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No sale for excess TDSB lands

Two Scarborough Elementary Schools which are affected by the TDSB’s decision not to sell off excess green spaces in order to generate funds for the schools

The Toronto District School Board (TDSB) decided not to sell excess land in order to build more classrooms for students and generate much-needed income for the institutes. In the proposed plan, schools with larger plots of land would sell off their unused green spaces in an income-generating attempt.

The refusal to sell the lands has left six Toronto school expansions in question, two of which reside in Scarborough.

Both Alexander Stirling Public School, located at 70 Fawcett Trail, and Highcastle Public school at 370 Military Trail, have been affected by the decision, leaving the schools still in want for funding.

Shaun Chen, who is waiting for approval for a four-room addition to Alexander Sterling Public School, located in Ward 21 where he is trustee and vice chair, believes that despite the divide in opinion on the selling of TDSB lands, it is undeniable that an abundance of revenue is being forfeited.

“Trustees took various positions on the proposed capital plan, which was ultimately defeated by a vote of 15-7,” Chen said. “The plan included $112 million in projected revenues from the sale of lands severed from operating school sites over the next three years.”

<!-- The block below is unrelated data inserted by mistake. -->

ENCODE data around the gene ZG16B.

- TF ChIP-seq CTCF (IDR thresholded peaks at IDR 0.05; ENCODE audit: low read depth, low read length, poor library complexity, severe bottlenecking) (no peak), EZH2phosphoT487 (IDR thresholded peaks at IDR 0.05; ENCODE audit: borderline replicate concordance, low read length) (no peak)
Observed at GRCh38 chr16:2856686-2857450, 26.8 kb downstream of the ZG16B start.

It is believed that the green spaces that were proposed to be sold off are intricate parts of the school environment and not disposable. This refusal to sell results in an unchanged capital spending freeze and a halt on many, although not all, plans for expansion. With an increase in enrollment, the funding for school site expansion is much sought after.

Jerry Chadwick, trustee for Ward 22, Scarborough East, the home of Highcaslte Public school, contends that the decision is not the end all and be all for all Scarborough elementary school expansions.

“The Ministry of Education has put a ‘pause’ on all our capital projects until we revise the capital plan and submit it for approval. We do not know the timeline on this issue,” Chadwick said. “However, the original plan has not been altered and once approved a Highcastle addition will go ahead. If it is not completed in time for September 2013, which is very doubtful now, contingency plans will be made to accommodate all students.”

With the completion of the approval for the Highcastle expansion unlikely in time for the new school year, questions of the balance of importance between the unused green spaces and over-used classrooms are left unanswered.